management of axial spondylitis

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Management of axial spondyloarthritis

NSAIDs

  • offer NSAIDs at the lowest effective dose to people with pain associated with axial spondyloarthritis, and think about appropriate clinical assessment, ongoing monitoring of risk factors, and the use of gastroprotective treatment
  • if an NSAID taken at the maximum tolerated dose for 2–4 weeks does not provide adequate pain relief, consider switching to another NSAID.

Biological DMARDs – adalimumab, certolizumab pegol, etanercept, golimumab and infliximab for the treatment of ankylosing spondylitis and non-radiographic axial spondyloarthritis

  • Adalimumab, certolizumab pegol, etanercept, golimumab and infliximab are recommended, within their marketing authorisations, as options for treating severe active ankylosing spondylitis in adults whose disease has responded inadequately to, or who cannot tolerate, NSAIDs. Infliximab is recommended only if treatment is started with the least expensive infliximab product. People currently receiving infliximab should be able to continue treatment with the same infliximab product until they and their NHS clinician consider it appropriate to stop
  • Adalimumab, certolizumab pegol and etanercept are recommended, within their marketing authorisations, as options for treating severe non-radiographic axial spondyloarthritis in adults whose disease has responded inadequately to, or who cannot tolerate, NSAIDs
  • choice of treatment should be made after discussion between the clinician and the patient about the advantages and disadvantages of the treatments available. This may include considering associated conditions such as extra-articular manifestations. If more than 1 treatment is suitable, the least expensive (taking into account administration costs and patient access schemes) should be chosen
  • response to adalimumab, certolizumab pegol, etanercept, golimumab or infliximab treatment should be assessed 12 weeks after the start of treatment. Treatment should only be continued if there is clear evidence of response, defined as:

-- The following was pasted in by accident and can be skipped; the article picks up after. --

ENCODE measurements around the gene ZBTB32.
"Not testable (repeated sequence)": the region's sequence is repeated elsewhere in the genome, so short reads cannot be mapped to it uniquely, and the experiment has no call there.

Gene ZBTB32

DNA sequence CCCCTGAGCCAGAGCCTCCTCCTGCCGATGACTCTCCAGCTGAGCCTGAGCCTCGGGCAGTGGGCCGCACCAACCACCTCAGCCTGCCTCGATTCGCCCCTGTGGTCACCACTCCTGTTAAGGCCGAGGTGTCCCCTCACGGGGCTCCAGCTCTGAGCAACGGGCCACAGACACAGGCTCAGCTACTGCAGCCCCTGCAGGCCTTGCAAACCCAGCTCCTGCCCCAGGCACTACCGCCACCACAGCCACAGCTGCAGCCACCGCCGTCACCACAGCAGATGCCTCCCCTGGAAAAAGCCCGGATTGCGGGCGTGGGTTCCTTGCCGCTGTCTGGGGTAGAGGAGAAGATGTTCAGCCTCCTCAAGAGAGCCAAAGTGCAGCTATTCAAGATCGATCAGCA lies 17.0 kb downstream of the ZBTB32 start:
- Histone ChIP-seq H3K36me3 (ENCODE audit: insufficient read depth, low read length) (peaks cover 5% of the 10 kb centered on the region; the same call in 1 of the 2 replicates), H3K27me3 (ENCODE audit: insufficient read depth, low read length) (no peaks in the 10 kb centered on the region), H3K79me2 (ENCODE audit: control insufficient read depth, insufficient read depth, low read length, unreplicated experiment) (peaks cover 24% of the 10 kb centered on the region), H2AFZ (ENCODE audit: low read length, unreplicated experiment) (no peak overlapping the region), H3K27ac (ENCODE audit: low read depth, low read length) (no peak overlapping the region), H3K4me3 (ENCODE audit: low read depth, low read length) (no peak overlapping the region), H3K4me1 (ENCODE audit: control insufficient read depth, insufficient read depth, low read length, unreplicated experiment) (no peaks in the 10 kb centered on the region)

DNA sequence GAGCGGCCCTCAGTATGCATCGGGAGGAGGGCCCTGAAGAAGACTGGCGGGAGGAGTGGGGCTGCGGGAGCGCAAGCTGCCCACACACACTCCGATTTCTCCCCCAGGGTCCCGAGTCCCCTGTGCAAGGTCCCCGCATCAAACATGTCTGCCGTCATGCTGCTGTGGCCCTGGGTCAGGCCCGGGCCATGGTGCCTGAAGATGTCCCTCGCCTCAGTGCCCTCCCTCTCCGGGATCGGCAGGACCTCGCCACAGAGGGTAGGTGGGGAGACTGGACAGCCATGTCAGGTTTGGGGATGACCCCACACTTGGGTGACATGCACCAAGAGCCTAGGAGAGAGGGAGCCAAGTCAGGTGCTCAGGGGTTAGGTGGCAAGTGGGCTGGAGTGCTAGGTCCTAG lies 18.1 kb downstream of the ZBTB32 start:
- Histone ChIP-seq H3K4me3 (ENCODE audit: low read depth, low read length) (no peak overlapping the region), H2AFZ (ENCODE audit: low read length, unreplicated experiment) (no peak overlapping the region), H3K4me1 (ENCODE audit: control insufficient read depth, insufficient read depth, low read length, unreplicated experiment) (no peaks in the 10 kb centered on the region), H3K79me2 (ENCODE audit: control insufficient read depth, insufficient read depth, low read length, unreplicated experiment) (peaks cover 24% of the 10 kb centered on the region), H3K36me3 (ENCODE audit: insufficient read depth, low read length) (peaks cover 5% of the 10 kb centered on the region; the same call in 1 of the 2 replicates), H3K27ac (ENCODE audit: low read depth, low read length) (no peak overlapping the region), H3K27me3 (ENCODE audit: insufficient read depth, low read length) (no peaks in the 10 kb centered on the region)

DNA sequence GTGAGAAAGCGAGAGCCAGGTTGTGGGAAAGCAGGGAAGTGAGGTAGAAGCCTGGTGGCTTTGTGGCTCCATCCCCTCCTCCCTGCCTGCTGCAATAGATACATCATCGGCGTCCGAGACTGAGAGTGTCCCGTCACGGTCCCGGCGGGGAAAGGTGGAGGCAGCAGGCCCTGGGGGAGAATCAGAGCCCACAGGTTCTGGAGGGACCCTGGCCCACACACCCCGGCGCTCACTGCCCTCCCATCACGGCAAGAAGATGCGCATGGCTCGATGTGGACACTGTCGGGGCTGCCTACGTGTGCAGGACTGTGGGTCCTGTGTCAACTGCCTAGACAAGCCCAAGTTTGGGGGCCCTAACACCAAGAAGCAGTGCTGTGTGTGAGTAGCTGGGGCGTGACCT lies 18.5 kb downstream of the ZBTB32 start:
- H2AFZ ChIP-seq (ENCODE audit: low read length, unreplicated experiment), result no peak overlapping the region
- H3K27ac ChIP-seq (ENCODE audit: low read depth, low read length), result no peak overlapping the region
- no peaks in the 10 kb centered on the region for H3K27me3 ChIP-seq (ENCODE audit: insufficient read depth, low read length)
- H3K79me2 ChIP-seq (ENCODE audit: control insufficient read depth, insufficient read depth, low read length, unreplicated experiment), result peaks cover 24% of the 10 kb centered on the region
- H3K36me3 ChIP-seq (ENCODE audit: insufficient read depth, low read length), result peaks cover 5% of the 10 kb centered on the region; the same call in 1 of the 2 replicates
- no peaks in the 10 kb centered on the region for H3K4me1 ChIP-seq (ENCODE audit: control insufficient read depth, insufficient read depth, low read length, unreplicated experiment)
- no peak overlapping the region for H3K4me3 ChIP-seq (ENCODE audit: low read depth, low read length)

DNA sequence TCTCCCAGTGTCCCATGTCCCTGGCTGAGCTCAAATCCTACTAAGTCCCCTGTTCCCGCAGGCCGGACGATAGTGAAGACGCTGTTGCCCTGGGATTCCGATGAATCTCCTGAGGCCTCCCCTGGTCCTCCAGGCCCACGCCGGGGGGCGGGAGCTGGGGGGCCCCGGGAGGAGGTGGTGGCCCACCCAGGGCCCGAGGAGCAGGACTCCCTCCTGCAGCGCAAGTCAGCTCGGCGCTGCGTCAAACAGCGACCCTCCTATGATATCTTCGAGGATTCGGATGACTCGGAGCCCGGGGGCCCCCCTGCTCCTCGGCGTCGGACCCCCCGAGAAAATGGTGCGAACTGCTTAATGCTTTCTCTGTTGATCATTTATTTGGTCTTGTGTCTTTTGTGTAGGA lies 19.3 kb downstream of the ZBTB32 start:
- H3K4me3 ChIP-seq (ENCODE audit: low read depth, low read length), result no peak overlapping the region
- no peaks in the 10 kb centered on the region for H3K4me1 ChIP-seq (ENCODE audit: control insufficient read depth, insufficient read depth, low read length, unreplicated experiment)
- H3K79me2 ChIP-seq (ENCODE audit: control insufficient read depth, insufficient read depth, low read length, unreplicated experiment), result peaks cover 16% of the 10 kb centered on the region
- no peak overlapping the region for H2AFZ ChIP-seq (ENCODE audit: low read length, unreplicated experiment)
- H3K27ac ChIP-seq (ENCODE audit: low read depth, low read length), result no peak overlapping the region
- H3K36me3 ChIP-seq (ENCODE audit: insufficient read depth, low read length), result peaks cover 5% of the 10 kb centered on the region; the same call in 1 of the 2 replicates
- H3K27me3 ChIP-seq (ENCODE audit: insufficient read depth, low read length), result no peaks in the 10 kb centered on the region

• a reduction in the Bath Ankylosing Spondylitis Disease Activity Index (BASDAI) score to 50% of the pre-treatment value or by 2 or more units and
    • a reduction in the spinal pain visual analogue scale (VAS) by 2 cm or more.
  • treatment with another tumour necrosis factor (TNF)-alpha inhibitor is recommended for people who cannot tolerate, or whose disease has not responded to, treatment with the first TNF-alpha inhibitor, or whose disease has stopped responding after an initial response
  • When using BASDAI and spinal pain VAS scores, healthcare professionals should take into account any physical, sensory or learning disabilities, or communication difficulties that could affect the responses to the questionnaires, and make any adjustments they consider appropriate

Biological DMARDs – secukinumab for the treatment of ankylosing spondylitis

  • Secukinumab is recommended, within its marketing authorisation, as an option for treating active ankylosing spondylitis in adults whose disease has responded inadequately to conventional therapy (NSAIDs or TNF-alpha inhibitors). The drug is recommended only if the company provides it with the discount agreed in the patient access scheme.
  • Assess the response to secukinumab after 16 weeks of treatment and only continue if there is clear evidence of response, defined as:
    • a reduction in the BASDAI score to 50% of the pre-treatment value or by 2 or more units and
    • a reduction in the spinal pain VAS by 2 cm or more
  • When using BASDAI and spinal pain VAS scores, healthcare professionals should take into account any physical, sensory or learning disabilities, or communication difficulties that could affect the responses to the questionnaires, and make any adjustments they consider appropriate

  • Secukinumab is an option for treating non-radiographic axial spondyloarthritis (2) with objective signs of inflammation (shown by elevated C-reactive protein or MRI) that is not controlled well enough with non-steroidal anti-inflammatory drugs (NSAIDs) in adults
    • if tumour necrosis factor (TNF)-alpha inhibitors are not suitable or do not control the condition well enough

Surgery for spondyloarthritis

  • do not refer people with axial spondyloarthritis to a complex spinal surgeryservice to be assessed for spinal deformity correction unless the spinal deformity is:
    • significantly affecting their quality of life and
    • severe or progressing despite optimal non-surgical management (including physiotherapy).

Surgical interventions include (3,4):

  • vertebral osteotomy to treat severe flexion deformity
  • total hip replacement to treat affected hip joints

The most important item of self-management is that the patient must exercise and keep moving. Postural training can help prevent serious deformity.

Notes:

  • if a person with axial spondyloarthritis presents with a suspected spinal fracture, refer them to a specialist to confirm the spinal fracture and carry out a stability assessment. After the stability assessment, the specialist should refer people with a potentially unstable spinal fracture to a spinal surgeon (1)

Reference:

Last edited 07/2021 and last reviewed 07/2021

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